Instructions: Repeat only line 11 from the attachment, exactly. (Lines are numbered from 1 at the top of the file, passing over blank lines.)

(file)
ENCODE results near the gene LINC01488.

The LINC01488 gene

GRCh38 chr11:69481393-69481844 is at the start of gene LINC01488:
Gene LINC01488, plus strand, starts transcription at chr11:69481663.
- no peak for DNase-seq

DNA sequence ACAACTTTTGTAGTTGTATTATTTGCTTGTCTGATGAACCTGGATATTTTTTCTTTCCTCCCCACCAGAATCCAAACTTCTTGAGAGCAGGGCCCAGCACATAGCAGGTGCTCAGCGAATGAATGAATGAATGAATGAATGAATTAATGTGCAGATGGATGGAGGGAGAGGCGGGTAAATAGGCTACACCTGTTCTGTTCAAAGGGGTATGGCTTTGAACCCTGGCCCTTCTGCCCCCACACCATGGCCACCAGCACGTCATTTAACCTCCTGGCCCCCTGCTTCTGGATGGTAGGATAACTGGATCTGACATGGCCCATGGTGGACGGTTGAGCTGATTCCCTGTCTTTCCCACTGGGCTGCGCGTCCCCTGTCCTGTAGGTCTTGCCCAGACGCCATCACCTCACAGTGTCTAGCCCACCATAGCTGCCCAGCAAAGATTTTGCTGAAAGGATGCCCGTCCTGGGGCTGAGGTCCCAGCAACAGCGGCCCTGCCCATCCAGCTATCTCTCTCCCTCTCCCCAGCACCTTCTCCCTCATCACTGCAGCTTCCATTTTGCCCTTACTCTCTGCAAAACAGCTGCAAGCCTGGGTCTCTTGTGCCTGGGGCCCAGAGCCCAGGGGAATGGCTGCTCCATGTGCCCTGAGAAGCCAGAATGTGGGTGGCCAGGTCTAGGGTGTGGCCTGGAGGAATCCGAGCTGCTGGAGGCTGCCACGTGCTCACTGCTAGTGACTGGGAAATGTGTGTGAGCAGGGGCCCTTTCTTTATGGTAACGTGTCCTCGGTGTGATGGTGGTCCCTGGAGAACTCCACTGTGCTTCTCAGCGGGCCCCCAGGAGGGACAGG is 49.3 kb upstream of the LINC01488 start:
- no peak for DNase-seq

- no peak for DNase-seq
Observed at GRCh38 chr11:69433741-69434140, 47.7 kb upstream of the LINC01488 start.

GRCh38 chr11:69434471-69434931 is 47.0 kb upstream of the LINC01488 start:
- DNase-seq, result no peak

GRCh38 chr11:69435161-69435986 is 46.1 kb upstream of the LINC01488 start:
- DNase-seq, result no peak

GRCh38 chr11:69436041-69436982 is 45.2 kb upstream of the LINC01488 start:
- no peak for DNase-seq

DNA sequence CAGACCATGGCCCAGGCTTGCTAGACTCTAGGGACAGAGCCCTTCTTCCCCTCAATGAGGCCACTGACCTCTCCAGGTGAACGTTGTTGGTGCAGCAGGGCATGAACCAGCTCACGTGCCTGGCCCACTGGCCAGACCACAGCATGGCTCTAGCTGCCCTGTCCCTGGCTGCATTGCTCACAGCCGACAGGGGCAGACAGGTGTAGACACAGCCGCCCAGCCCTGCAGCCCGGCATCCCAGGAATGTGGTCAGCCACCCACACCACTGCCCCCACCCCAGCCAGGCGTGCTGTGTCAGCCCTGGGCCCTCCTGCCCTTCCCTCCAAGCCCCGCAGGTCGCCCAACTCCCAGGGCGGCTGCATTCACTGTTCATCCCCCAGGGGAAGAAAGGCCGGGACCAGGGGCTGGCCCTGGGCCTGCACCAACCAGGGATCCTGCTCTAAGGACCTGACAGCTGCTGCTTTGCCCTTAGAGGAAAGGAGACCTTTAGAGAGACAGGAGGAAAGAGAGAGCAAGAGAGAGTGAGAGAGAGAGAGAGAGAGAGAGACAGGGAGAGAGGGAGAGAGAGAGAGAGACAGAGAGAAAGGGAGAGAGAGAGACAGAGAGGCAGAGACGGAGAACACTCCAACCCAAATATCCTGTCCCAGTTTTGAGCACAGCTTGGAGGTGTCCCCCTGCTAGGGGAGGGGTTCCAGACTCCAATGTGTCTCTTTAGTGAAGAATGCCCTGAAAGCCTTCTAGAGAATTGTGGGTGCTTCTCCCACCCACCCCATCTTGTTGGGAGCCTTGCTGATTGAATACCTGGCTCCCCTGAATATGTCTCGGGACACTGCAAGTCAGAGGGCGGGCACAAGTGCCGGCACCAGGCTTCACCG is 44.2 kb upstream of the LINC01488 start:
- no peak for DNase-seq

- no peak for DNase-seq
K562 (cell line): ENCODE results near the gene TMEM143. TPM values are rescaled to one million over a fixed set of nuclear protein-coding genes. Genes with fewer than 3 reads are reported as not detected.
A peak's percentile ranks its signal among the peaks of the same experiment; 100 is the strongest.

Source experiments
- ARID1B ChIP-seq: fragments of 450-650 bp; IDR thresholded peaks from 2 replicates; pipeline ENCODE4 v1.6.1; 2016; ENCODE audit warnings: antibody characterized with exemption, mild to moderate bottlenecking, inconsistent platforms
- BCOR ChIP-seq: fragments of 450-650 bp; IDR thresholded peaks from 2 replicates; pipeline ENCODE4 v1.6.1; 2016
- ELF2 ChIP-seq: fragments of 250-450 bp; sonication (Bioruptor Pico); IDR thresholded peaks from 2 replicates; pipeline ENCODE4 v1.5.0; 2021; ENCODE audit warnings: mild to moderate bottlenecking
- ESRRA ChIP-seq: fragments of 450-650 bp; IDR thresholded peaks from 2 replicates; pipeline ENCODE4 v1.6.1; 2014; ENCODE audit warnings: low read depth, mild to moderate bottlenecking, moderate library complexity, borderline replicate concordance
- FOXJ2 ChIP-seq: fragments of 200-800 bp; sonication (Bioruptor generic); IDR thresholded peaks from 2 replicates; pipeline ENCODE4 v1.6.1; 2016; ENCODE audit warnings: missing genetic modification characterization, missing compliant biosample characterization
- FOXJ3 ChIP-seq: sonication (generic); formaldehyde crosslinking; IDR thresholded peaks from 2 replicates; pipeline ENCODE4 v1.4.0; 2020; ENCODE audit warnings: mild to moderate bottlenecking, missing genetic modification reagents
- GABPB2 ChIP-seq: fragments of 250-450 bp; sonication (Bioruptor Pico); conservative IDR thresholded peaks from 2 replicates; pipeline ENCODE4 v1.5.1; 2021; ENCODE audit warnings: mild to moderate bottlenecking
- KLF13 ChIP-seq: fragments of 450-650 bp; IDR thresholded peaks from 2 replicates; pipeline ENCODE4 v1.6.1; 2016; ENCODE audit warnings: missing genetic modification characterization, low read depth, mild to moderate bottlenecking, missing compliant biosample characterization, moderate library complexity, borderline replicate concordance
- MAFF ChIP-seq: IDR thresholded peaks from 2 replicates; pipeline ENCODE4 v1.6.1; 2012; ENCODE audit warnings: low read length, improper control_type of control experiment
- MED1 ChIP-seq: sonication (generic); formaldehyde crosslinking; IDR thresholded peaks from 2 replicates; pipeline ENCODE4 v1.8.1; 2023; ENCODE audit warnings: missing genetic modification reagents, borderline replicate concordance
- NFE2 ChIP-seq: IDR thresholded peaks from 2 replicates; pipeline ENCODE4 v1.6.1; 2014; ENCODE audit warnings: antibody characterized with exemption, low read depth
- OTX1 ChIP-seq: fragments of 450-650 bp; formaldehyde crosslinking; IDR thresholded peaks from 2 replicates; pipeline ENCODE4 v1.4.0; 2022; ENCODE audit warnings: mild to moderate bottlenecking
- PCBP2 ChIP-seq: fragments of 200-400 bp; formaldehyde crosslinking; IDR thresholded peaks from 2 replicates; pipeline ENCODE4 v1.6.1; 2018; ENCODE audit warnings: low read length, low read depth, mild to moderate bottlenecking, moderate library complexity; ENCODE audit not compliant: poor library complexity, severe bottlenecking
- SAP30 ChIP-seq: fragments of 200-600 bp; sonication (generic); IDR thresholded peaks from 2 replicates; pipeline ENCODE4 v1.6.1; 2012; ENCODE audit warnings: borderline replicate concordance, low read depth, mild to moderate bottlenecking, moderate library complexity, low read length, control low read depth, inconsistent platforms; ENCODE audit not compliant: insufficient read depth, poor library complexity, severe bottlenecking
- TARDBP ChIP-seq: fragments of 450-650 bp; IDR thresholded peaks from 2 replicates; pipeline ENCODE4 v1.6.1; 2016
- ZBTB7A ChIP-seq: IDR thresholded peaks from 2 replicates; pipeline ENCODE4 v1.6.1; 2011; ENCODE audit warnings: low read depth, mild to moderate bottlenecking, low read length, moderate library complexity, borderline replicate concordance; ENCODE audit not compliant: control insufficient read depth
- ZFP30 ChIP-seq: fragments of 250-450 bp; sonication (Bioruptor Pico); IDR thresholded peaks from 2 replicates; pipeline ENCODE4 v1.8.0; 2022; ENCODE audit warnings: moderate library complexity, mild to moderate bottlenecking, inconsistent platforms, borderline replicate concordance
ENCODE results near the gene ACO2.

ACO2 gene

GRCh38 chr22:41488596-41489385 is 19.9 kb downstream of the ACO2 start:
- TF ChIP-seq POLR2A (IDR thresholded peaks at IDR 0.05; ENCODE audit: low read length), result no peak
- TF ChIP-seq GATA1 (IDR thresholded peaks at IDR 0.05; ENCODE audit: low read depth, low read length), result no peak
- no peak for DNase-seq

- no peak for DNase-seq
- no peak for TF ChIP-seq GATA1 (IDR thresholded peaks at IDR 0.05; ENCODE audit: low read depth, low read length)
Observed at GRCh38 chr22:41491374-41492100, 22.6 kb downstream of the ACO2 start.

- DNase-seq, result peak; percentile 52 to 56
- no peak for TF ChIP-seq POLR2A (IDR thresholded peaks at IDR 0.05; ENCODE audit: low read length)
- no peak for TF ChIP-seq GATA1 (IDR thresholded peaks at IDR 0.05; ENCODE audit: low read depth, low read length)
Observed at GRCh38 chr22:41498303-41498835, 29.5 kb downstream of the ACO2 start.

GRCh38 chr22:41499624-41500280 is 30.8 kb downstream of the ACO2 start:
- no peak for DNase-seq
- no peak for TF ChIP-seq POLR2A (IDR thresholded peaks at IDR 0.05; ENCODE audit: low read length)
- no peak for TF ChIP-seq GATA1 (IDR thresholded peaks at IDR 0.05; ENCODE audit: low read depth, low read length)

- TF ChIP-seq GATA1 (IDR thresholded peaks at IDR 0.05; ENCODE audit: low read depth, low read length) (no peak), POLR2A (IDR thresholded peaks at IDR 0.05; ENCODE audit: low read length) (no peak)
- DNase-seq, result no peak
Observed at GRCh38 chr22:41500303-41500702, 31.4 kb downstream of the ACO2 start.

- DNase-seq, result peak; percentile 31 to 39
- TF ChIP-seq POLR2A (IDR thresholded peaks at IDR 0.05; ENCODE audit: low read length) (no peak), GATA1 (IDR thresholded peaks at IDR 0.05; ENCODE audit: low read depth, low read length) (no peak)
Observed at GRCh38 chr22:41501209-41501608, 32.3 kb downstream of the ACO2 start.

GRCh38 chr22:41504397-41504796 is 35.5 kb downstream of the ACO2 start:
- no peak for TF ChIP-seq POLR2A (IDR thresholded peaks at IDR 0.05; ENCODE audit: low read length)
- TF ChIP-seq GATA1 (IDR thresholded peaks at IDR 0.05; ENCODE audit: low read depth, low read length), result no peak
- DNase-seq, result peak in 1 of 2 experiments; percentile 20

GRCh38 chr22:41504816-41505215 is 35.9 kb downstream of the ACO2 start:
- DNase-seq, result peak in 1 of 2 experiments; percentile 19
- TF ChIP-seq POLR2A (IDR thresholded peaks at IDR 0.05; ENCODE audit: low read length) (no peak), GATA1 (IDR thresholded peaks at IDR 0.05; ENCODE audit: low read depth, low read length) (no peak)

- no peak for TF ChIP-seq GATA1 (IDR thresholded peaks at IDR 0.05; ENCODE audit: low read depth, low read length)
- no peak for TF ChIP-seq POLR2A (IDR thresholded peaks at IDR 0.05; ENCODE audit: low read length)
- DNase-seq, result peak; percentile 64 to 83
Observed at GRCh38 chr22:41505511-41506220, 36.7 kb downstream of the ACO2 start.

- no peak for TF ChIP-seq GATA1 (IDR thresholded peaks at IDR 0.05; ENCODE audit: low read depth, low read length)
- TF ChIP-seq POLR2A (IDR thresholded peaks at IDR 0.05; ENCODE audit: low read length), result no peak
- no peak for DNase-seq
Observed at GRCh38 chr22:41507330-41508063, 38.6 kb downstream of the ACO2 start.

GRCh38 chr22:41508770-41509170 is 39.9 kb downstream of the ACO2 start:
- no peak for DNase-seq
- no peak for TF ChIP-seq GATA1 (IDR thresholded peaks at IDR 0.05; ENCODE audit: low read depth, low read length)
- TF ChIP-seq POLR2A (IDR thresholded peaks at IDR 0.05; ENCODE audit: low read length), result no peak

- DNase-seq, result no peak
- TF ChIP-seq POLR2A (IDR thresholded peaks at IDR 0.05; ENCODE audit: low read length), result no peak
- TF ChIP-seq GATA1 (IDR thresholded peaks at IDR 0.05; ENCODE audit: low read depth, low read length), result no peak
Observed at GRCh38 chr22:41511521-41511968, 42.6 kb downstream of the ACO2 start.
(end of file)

- DNase-seq, result no peak